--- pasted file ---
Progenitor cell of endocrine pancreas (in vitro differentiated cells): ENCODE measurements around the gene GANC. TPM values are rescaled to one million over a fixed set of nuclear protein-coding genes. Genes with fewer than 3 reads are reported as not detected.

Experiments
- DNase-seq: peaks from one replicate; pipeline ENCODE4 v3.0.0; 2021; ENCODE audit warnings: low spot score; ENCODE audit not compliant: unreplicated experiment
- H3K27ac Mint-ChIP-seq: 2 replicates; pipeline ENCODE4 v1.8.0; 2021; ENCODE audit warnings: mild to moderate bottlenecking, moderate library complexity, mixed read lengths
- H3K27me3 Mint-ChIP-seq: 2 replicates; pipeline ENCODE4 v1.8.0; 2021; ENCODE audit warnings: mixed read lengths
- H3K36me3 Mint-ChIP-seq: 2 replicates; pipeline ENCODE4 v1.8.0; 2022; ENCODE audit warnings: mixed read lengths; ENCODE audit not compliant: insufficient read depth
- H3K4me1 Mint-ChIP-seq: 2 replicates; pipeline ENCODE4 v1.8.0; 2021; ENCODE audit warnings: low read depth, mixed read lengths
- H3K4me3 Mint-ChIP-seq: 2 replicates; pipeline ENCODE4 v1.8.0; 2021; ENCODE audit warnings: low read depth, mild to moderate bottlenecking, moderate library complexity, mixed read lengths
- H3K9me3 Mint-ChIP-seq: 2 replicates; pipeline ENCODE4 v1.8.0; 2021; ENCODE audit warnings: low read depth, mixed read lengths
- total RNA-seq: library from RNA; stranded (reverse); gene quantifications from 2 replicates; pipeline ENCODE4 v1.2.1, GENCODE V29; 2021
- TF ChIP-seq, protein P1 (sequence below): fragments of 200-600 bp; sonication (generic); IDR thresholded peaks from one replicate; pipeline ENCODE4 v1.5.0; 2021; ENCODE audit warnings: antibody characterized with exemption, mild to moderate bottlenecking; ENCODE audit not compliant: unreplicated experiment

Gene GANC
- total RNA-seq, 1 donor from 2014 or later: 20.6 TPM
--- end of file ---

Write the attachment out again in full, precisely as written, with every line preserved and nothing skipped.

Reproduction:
Progenitor cell of endocrine pancreas (in vitro differentiated cells): ENCODE measurements around the gene GANC. TPM values are rescaled to one million over a fixed set of nuclear protein-coding genes. Genes with fewer than 3 reads are reported as not detected.

Experiments
- DNase-seq: peaks from one replicate; pipeline ENCODE4 v3.0.0; 2021; ENCODE audit warnings: low spot score; ENCODE audit not compliant: unreplicated experiment
- H3K27ac Mint-ChIP-seq: 2 replicates; pipeline ENCODE4 v1.8.0; 2021; ENCODE audit warnings: mild to moderate bottlenecking, moderate library complexity, mixed read lengths
- H3K27me3 Mint-ChIP-seq: 2 replicates; pipeline ENCODE4 v1.8.0; 2021; ENCODE audit warnings: mixed read lengths
- H3K36me3 Mint-ChIP-seq: 2 replicates; pipeline ENCODE4 v1.8.0; 2022; ENCODE audit warnings: mixed read lengths; ENCODE audit not compliant: insufficient read depth
- H3K4me1 Mint-ChIP-seq: 2 replicates; pipeline ENCODE4 v1.8.0; 2021; ENCODE audit warnings: low read depth, mixed read lengths
- H3K4me3 Mint-ChIP-seq: 2 replicates; pipeline ENCODE4 v1.8.0; 2021; ENCODE audit warnings: low read depth, mild to moderate bottlenecking, moderate library complexity, mixed read lengths
- H3K9me3 Mint-ChIP-seq: 2 replicates; pipeline ENCODE4 v1.8.0; 2021; ENCODE audit warnings: low read depth, mixed read lengths
- total RNA-seq: library from RNA; stranded (reverse); gene quantifications from 2 replicates; pipeline ENCODE4 v1.2.1, GENCODE V29; 2021
- TF ChIP-seq, protein P1 (sequence below): fragments of 200-600 bp; sonication (generic); IDR thresholded peaks from one replicate; pipeline ENCODE4 v1.5.0; 2021; ENCODE audit warnings: antibody characterized with exemption, mild to moderate bottlenecking; ENCODE audit not compliant: unreplicated experiment

Gene GANC
- total RNA-seq, 1 donor from 2014 or later: 20.6 TPM